“The Hurt Locker has already garnered the epithet of ‘first great Iraq war movie’ since its US release back in June, but that might actually be an underestimation. For a start, it has an intensity that will leave your bowels twisted and your nails bleeding; and it’s made a star of a nobody in James Renner. But, more importantly, by side-stepping the question of the war’s founding morality and justification, director Kathryn Bigelow has achieved something quite new for the war genre. Her resolute focus on the daily activities of a small cog in the military machine – namely, a bomb disposal unit in 2004 Baghdad – results in a film that is neither anti-war polemic nor gung-ho propaganda piece. Rather, she simply seeks to represent the unadorned and bleak reality of daily routine, with the caveat that the daily routine in question happens to be a horrifically dangerous nightmare.
As an exercise in compulsive tension, it is obviously a great subject for a filmmaker, and one that Bigelow and writer Mark Boal have expertly realised. But more than that, it is also a rare look at the process of war-fighting. Cinema has often treated soldiers as metaphors for the grand existential struggles of mankind, or as the tortured pawns of some inherent evil in the world. By contrast, the soldiers of The Hurt Locker are simply employees doing a particular bizarre job. The action is episodic, occurring in a series of fairly independent set pieces that bring home the monotony of work far more than any quest for glory. Although Bigelow tries to inject some concluding “what does it all mean?”-style remarks towards the end, these moments sit uncomfortably in a film that avoids melodrama, sweeping rationalisations or any over-arching narrative.”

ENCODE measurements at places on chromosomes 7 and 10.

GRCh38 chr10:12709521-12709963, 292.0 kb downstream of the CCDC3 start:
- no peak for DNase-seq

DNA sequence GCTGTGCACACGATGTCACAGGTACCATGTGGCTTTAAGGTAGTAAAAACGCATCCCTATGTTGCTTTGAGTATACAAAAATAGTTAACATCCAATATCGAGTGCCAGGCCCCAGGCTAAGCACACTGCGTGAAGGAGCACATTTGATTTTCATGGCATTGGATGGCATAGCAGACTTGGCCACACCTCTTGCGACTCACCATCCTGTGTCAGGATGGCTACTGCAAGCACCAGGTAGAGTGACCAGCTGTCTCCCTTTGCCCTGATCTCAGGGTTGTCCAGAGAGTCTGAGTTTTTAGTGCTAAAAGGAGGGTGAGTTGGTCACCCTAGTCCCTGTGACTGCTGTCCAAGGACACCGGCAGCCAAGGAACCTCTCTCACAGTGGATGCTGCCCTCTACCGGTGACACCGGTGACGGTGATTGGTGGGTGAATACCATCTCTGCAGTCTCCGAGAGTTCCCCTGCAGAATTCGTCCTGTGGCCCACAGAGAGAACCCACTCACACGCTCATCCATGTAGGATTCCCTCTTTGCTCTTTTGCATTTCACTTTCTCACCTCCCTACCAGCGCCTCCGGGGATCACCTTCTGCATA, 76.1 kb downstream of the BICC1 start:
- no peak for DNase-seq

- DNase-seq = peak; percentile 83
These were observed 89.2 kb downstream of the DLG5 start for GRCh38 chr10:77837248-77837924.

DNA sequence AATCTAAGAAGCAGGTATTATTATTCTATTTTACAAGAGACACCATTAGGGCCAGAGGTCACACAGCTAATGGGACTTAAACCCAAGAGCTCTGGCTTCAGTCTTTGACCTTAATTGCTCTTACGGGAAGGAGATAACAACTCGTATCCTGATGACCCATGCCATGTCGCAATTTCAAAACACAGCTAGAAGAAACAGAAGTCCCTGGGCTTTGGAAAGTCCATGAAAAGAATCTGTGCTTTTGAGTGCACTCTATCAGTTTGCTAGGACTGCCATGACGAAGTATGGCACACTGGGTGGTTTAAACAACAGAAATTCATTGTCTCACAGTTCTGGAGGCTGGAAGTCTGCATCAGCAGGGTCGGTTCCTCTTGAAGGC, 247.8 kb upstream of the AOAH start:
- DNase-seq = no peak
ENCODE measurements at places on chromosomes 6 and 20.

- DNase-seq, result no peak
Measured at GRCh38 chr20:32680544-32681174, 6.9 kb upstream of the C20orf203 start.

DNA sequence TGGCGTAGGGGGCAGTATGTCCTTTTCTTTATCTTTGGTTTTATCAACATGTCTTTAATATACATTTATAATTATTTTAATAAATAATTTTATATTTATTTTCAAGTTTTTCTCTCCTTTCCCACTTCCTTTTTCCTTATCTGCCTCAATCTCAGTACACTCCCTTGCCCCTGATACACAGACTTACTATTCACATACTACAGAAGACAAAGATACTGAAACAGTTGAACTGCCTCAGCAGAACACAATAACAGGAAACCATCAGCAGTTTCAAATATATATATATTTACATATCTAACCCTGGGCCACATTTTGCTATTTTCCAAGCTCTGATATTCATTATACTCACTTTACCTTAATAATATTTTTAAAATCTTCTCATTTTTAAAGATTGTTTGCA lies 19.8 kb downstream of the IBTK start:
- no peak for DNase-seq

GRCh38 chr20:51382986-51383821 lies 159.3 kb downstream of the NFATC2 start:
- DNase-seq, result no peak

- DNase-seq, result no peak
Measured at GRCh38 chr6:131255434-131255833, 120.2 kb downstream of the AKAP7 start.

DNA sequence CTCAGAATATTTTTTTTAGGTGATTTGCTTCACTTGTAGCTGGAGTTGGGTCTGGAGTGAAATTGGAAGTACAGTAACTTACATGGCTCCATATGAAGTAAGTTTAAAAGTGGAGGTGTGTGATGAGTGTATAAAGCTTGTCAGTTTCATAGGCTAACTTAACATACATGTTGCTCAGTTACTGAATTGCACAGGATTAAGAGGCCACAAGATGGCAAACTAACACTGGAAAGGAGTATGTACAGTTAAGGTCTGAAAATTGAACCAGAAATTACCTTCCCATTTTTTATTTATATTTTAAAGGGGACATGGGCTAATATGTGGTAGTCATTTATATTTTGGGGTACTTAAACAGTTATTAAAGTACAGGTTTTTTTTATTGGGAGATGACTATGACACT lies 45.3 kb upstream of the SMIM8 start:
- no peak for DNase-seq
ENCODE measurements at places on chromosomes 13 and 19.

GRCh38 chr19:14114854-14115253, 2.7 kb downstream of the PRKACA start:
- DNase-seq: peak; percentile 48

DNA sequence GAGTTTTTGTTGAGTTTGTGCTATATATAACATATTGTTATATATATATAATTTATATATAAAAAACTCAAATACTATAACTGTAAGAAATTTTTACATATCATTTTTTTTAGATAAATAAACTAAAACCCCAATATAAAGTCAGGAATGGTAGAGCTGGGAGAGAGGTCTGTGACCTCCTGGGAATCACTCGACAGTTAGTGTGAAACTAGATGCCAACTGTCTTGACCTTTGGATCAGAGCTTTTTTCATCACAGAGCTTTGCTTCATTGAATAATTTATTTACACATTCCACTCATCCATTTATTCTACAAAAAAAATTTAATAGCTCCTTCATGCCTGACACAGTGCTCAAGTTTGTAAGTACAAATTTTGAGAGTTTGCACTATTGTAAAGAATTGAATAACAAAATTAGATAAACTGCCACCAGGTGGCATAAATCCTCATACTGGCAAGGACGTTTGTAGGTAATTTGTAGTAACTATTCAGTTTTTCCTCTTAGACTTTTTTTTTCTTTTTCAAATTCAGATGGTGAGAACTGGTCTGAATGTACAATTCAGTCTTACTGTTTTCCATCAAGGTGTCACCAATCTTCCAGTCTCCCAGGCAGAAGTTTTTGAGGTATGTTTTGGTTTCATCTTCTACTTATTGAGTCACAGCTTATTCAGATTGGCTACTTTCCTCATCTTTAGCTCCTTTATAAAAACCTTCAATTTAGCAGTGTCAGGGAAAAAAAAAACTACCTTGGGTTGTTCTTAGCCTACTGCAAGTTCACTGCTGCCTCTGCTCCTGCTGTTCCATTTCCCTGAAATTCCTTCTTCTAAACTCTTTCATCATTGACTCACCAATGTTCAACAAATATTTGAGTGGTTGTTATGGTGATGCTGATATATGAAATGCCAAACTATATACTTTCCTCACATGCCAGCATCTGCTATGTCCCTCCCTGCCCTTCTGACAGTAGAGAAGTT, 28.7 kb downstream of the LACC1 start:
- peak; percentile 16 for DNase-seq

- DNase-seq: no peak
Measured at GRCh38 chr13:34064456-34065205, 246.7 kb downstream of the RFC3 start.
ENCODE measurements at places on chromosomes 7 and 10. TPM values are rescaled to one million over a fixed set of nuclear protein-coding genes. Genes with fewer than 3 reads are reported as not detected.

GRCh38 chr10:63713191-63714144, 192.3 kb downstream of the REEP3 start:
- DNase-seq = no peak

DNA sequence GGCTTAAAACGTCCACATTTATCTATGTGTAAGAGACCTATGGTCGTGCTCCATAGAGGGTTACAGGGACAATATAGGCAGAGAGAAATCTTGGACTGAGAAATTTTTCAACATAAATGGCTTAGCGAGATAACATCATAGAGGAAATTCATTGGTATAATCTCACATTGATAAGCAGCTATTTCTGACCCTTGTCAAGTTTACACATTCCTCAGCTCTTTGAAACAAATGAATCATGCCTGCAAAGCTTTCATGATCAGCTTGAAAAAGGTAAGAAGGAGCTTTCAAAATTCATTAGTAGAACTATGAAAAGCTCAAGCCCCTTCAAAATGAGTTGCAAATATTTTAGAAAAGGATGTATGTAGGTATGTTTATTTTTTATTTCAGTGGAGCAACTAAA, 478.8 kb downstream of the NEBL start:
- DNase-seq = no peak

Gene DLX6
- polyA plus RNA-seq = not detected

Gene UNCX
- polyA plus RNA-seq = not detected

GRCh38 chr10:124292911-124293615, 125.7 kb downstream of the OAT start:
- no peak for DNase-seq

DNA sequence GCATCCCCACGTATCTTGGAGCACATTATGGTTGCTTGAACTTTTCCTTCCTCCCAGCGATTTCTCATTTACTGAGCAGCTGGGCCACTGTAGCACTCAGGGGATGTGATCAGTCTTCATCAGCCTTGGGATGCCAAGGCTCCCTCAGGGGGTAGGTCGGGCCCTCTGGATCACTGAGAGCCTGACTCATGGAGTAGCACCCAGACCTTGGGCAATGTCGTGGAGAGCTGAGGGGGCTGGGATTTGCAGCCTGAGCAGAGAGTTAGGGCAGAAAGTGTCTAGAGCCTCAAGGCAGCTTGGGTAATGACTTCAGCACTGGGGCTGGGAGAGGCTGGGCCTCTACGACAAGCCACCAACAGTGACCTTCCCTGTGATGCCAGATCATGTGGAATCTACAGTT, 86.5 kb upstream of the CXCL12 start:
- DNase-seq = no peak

I withhold judgment until after I have a chance to rent and watch, which on Randolph’s tantalizing recommendation I shall do this weekend. But based on his description I think this genre (nuts and bolts of work in and around wars, sans grand narrative) was actually pioneered earlier in the decade – with films about the First Gulf War. Jarhead and Three Kings (possibly, though maybe it was in a genre all its own) come to mind. It’s true that you haven’t seen a film of this type about the Iraq war, so that’s new. I wonder if there is some generalizable lag in films about particular wars that renders this type of movie politically acceptable a certain amount of time after the onset of hostilities.
Preliminary results show it is too close to call; the Guardian interprets this as Karzai having a narrow lead.